Crouzon Syndrome

What Is Crouzon Syndrome?

Crouzon syndrome is a genetic disorder that is caused by the premature fusion of certain skull bones (craniosynostosis). This premature fusion affects the shape of the child's head and face.

If your child has Crouzon syndrome, you probably have or know someone in your family who also has the syndrome, because, in 50% of cases, Crouzon is an inherited birth defect. The severity of Crouzon will vary in each family.

Even if you consulted a geneticist before getting pregnant, it is still normal to be have many questions and concerns regarding your child’s specific complications and his or her treatment process. We understand it is never easy to have your child go through surgical treatment and so we offer a range of treatment options.

Our internationally recognized team of surgeons and cross-disciplinary specialists work together to provide top-level quality care for your child while offering the utmost concern and support for your family.

Causes of Crouzon Syndrome

Crouzon syndrome is almost always an inherited birth defect. It is an autosomal dominant condition, which means that only one parent needs to carry the gene, providing a 50 percent chance that the child will be born with Crouzon syndrome. This syndrome generally appears in every generation of a family, with a frequency of one out of two children inheriting the syndrome. 

If your child is the first to show Crouzon syndrome, rest assured there is nothing that occurred during the pregnancy to cause the syndrome nor anything that could have been done to prevent it. At times, Crouzon syndrome can appear as a new condition in the family, resulting most likely from a mutated gene. 

It is normal to wonder if you will have another child with Crouzon syndrome. If Crouzon syndrome is an inherited syndrome in your family, then there is a 50 percent chance that all your children may get Crouzon syndrome. If your child is the first to show the syndrome, then the chances of having another child with Crouzon syndrome is minimal (<4%). 

Because your child has Crouzon syndrome, there is a 50 percent chance that he or she will pass the syndrome on to each child. 

Features of Crouzon Syndrome

If Crouzon syndrome is in your family’s history, you will want to identify it in your child as soon as possible. Below are some traits that your doctor will look for:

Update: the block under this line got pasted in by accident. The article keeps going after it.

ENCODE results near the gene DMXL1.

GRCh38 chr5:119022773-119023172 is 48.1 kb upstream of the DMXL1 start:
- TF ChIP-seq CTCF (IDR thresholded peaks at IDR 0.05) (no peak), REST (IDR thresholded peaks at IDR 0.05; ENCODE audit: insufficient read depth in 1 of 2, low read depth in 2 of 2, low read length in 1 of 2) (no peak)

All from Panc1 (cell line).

• A retruded upper jaw, which means it fails to grow forward properly
  • The upper teeth and upper jaw lie behind the lower jaw teeth
  • Cheeks may be flat
  • Nose may be short
  • Abnormally shaped eye sockets, causing “bulging” eyes
  • Difficulty in closing the eyes
  • A flattening in the front of the skull
Complications that can be associated with Crouzon syndrome include:
  • Dental problems
  • Hearing loss
  • Cleft lip and palate
  • Airway obstruction 
  • Cervical spine anomalies 
  • Complications related to the eye 
  • Headaches or seizures
Most children with Crouzon syndrome are of normal intelligence if provided timely treatment.

This list should be used as a guideline. Not every sign is included. If your child has one or more of these indications, it does not mean that he or she has Crouzon syndrome. If you are concerned that your child might have Crouzon syndrome, please make an appointment with your child's doctor for an initial evaluation.

Using 3D CT imaging, we can provide a diagnosis more quickly and with more accuracy than ever before. Traditional CT scans provide black and white, one-dimensional scans, while advanced 3D imaging technology provides colored, multidimensional images that allow us to see the specific characteristics of your child’s craniofacial differences. In this way, we can better understand how your child’s birth defect will specifically impact his or her health and development.

Treatments for Crouzon Syndrome

Crouzon syndrome is complex and can require several disciplines, such as craniofacial surgery, neurosurgery, oral surgery, orthodontia, and ophthalmology. At the Yale Craniofacial Program, we know that the surgical process can feel intimidating to parents. That is why our team of leading craniofacial specialists creates a personalized plan for your child. We will walk you through the process, step by step, so that you understand what you and your child can expect.

Initial treatment for your child may include:
  • Dental impressions
  • X-rays of the lower jaw
  • CT scan to assess skull growth
  • Hearing tests
  • Eye exam
Depending on the severity of the syndrome, the surgeries will take place in steps, generally beginning with surgery to stop the cranial sutures from fusing.

During the planning stage, we use the most advanced 3D imaging techniques for a complete understanding of your child’s specific condition and how your child’s soft and bony tissues are affected. By gathering accurate data about your child’s craniofacial differences, we can:
  • Simulate the outcome of proposed surgical plans and adjust any discrepancies before surgery
  • Follow and monitor your child’s condition during the post-surgical healing process
  • Monitor your child’s long-term development
If a CT scan shows that the skull is not growing fast enough for the brain expansion, surgical treatment will be required to enlarge the skull. In most cases, the child remains in the hospital for only three to four days.

Your child may need additional surgeries to correct the jaw and eye sockets, and orthodontics to straighten the teeth and to keep the mouth from crowding.